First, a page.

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Project News: SUPREME project hosts training on integrated data collection and analysis

24 February 2021

On 17-18 February, ICMPD Turkey held an online training seminar for public officials at the Directorate General for Migration Management in Turkey on Integrated Data Collection and Analysis in Migration Management: Models, Systems and Good Practices.

In 2020 Turkey continued to host the highest number of refugees in the world (since 2014 year), with over 3.6 million Syrians under temporary protection in the country and close to 0.5 million of irregular migrations intercepted the year before in 2019.  Given the magnitude of the migratory challenges Turkey is faced with, data collection and analysis is a crucial tool is developing an effective response.

The training seminar organised by ICMPD Turkey attracted interest from public officials from different departments of the Directorate General for Migration Management (DGMM) working on different aspects of migration, ranging from irregular to regular migration, international protections, combatting trafficking in human being, as well as officials from support, research and IT departments. The aim was to support overall policy making processes by the DGMM, through deepening the understanding of practitioners on data collection and analysis, as well as facilitating peer-to-peer exchanges with comparative perspectives from the EU and beyond. The event highlighted the importance of integrated data collection and analysis for better migrant management, as it enables migration authorities proactively develop policies to address challenges related to migration flows, including any imminent crises, and to strategize for the promotion of legal pathways.

The training started with a session providing a theoretical overview regarding integrated data collection and analysis, covering the main migration data sources, concept and definitions, and main migration data analysis tools and methods. The session also discussed the challenges related to integrated migration data collection due to the complex nature of migration and mobility of people.  The importance of cooperation among relevant authorities was highlighted in overcoming these challenges.

The rest of the programme provided insights on the experiences of the United Kingdom, Germany, Canada, Italy and European Border and Coast Guard Agency (FRONTEX) in migration data collection and analysis, highlighting different methods used in data collection and analyses, the roles of different public institutions and inter-agency cooperation, and how integrated migration data analysis contributes to policy-making. The importance of data matching for effective data collection and analysis, and digitalisation of migration management, albeit challenges related to merging of different databases and the risk of data deterioration during this process, was underlined in the discussion on the UK experience The session on the German experience emphasized inter-agency cooperation and systematic exchange of information and experience for migration policy-making at the Federal level. The session on the experience in Canada highlighted the importance of data sharing and integrated data analysis through a solid legal and administrative basis that enables effective inter-institutional data exchange, which allows the government to assess the needs and devise targeted policies. The discussion on Italy underlined the importance of risk analysis and cooperation with bilateral and EU partners for migrant management, particularly in the context of irregular migration. Lastly, the FRONTEX discussion provided an overview of the types of inter-agency cooperation and coordination among EU Member States, as well as partner countries, and how migration data is collected and analysed for policy-making at the EU level.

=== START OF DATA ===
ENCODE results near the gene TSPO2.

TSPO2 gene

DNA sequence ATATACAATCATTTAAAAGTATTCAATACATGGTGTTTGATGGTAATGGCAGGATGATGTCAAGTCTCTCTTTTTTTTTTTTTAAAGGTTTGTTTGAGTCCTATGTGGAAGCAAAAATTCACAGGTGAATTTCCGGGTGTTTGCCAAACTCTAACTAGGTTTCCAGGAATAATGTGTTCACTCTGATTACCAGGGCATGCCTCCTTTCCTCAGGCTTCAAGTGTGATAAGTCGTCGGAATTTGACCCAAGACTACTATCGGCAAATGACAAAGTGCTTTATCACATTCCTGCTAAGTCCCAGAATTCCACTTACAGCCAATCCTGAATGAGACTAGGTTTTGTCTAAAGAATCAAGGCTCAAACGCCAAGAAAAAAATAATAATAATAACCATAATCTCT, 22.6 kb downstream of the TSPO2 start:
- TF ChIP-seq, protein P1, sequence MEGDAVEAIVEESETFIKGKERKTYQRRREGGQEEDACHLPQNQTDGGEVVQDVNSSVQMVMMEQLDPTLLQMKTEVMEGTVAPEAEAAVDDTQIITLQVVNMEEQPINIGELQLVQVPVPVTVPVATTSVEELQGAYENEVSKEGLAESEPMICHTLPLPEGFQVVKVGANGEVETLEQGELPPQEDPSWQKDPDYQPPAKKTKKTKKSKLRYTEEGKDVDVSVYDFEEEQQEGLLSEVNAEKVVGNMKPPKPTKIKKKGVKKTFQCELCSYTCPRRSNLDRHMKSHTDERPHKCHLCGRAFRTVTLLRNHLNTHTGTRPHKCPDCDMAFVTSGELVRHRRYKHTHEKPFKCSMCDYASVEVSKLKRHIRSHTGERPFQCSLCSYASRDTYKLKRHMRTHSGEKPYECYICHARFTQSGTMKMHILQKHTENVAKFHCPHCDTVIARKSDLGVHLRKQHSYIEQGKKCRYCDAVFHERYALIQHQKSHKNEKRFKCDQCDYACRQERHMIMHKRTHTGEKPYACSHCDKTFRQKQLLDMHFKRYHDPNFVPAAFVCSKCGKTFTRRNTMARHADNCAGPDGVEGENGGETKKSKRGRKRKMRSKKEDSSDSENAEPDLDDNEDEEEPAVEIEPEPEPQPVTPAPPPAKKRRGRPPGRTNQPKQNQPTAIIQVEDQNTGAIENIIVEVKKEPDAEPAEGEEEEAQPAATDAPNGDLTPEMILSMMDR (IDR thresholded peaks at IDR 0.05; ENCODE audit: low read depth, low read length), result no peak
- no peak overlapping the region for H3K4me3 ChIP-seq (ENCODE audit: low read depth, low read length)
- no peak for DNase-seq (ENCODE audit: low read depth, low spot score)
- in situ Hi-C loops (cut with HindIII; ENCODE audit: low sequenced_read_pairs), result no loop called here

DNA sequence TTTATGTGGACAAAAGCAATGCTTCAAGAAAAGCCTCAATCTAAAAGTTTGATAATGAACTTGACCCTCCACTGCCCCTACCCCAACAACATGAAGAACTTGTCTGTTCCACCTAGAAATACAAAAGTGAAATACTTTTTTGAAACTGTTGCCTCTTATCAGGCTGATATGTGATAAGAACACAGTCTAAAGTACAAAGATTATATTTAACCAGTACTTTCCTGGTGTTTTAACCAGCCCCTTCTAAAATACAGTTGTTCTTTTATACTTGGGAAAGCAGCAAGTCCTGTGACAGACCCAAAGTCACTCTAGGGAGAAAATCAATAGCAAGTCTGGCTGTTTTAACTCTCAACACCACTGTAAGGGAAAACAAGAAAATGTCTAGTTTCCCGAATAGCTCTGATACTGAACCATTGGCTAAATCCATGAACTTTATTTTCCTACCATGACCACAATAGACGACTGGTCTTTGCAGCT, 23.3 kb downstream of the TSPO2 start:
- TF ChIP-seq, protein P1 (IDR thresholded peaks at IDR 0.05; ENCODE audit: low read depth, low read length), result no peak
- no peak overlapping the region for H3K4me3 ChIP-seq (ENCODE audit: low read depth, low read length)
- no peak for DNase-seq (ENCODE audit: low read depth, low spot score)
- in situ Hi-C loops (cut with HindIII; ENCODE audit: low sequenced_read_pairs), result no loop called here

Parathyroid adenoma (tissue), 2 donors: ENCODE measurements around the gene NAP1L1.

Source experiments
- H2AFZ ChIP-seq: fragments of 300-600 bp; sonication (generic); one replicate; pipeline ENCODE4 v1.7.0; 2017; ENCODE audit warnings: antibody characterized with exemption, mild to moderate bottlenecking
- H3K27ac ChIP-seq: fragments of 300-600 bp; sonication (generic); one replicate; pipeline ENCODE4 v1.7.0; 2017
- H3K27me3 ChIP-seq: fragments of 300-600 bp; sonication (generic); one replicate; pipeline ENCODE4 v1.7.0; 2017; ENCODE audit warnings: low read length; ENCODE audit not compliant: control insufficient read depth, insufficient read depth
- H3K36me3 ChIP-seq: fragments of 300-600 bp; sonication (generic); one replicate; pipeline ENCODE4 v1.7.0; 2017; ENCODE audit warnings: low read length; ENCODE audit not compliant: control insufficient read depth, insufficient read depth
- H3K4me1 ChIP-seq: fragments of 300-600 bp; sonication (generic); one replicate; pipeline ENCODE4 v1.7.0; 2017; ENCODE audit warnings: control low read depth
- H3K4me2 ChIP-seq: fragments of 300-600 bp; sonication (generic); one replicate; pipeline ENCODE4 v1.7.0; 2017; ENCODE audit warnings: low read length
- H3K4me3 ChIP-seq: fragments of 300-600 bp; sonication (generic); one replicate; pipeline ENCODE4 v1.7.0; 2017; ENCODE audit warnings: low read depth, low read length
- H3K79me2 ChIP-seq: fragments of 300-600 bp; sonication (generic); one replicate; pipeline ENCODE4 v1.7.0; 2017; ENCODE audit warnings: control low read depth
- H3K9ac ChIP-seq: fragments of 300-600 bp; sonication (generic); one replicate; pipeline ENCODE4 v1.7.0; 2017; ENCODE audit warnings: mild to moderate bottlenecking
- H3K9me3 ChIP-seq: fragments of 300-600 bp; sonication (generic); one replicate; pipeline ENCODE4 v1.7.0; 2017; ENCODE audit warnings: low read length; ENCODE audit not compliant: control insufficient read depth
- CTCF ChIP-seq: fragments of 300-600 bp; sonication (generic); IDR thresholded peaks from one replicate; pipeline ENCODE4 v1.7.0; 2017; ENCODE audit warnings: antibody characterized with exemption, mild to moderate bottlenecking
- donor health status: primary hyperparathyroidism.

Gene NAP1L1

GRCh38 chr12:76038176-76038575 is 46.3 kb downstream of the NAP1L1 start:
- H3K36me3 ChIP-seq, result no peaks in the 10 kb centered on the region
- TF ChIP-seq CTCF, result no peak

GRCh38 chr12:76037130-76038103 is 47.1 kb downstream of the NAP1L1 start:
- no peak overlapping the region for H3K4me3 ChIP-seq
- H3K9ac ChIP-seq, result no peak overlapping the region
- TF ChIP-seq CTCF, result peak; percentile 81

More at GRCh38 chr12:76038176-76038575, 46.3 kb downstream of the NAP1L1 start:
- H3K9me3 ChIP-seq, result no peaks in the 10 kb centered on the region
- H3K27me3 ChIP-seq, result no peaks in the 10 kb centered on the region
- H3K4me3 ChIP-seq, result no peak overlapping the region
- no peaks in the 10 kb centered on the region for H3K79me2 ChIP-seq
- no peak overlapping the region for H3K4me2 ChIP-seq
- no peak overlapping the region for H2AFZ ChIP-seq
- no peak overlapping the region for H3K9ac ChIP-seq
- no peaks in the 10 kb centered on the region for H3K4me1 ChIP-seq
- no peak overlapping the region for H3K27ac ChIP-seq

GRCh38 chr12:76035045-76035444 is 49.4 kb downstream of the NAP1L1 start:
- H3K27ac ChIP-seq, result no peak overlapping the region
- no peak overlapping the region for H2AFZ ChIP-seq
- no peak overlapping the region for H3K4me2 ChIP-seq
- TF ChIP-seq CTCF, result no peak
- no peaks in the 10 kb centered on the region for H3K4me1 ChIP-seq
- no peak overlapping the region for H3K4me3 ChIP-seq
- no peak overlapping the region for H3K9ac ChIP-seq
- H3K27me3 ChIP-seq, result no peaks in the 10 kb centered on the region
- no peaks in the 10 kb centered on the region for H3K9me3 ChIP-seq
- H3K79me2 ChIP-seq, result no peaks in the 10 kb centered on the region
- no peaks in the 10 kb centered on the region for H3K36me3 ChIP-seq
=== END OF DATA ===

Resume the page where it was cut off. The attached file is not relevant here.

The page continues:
Overall, the training emphasized the centrality of certain elements for Turkey in its efforts at improving integrated data collection and analysis: the importance of starting migration data analysis with a policy question at its core and whether the data necessary to answer that question is being collected; the need to utilize both qualitative and quantitative methods;  the essentiality of risk assessment and analysis for pro-active migration policy making; the fundamentality of having the legal and administrative infrastructure in place to enable integrated migration data analysis.  Finally, the need for Turkey to approach migration analyses through a whole-of-route approach; thereby the importance of developing and further strengthening cooperation with countries of origin and EU Member States was highlighted.

This training was organized under ICMPD’s Strengthening Utilization of Additional Policies and Measures for Reinforcing Migration Management in Turkey (SUPREME) project, funded by the United Kingdom and implemented.